All Hail Lutetia!

Rosetta’s Closest Approach to an Asteroid

A closeup of the asteroid 21 Lutetia, taken by the Rosetta spacecraft on July 10, 2010. Click to massively asteroidinate.
21 Lutetia with Saturn hovering in the background.

It’s been a fascinating day today (Saturday, July 10) here at the hacienda — watching as images of Asteroid 21 Lutetia come pouring out across the IntarWebs from the European Space Agency’s Rosetta mission (which was built and is being run by a team of scientists from a consortium of 50 contractors in 14 European countries and the United States.

I was watching earlier today as the scientists sweated out the planned “loss of signal” from the spacecraft as it went through a maneuver.

It wasn’t long, however, before they were jubilantly reacting when the signal was reacquired. And, then just a few hours later, they were nearly weeping for joy as the first closeup images came streaming back from the spacecraft. It was a great moment for all the scientists and technical support staff who have worked on Rosetta for years.

The scene above is the closest approach image and, as you can easily see, 21 Lutetia is a battered worldlet, scarred with craters. If you enlarge the image, you’ll see evidence of boulders on the cratered surface, and in the central crater (middle of the image) it looks like there might be a little slumping along the crater wall

If you zoom in on the image above, you can see are grooves between the craters. They suggest some kind of action that has deformed the surface. Could they have been formed when the asteroid was whacked during an impact event?  How old are they? How deep are they? All these and other questions await answers from the planetary scientists on the Rosetta mission.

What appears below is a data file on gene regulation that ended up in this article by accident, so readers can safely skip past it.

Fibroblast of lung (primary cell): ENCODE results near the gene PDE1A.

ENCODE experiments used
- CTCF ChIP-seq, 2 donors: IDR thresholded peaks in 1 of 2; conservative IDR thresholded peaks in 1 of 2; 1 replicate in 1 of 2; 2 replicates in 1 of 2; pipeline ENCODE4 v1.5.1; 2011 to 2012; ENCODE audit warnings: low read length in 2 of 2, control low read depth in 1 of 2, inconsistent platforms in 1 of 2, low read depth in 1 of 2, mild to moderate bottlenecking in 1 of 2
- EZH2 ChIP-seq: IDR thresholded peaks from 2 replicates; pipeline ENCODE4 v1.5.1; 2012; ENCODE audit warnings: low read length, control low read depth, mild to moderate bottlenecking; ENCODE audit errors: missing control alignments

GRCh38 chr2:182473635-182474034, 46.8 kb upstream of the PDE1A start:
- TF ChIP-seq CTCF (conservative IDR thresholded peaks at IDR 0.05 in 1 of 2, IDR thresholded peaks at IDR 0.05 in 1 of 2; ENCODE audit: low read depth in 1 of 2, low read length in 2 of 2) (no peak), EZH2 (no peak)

There are more images to come, so keep an eye out at the Rosetta Blog for details on these and the rest of the fascinating views of 21 Lutetia.  And, just to give you feel for the scale and distances involved, here’s a great view of the asteroid from a distance of 36,000 kilometers, with the planet Saturn in the background.

Woohoo!!! This is what the exhiliration of scientific discovery feels like.  It’s a process that wakes you up to the amazing things that exist throughout the cosmos — from our planetary back yard to the most distant reaches of the universe.  And, the good news is — there’s always more to discover! The next stop for Rosetta is a 2014 visit to comet 67P/Churyumov-Gerasimenko.  Stay tuned!

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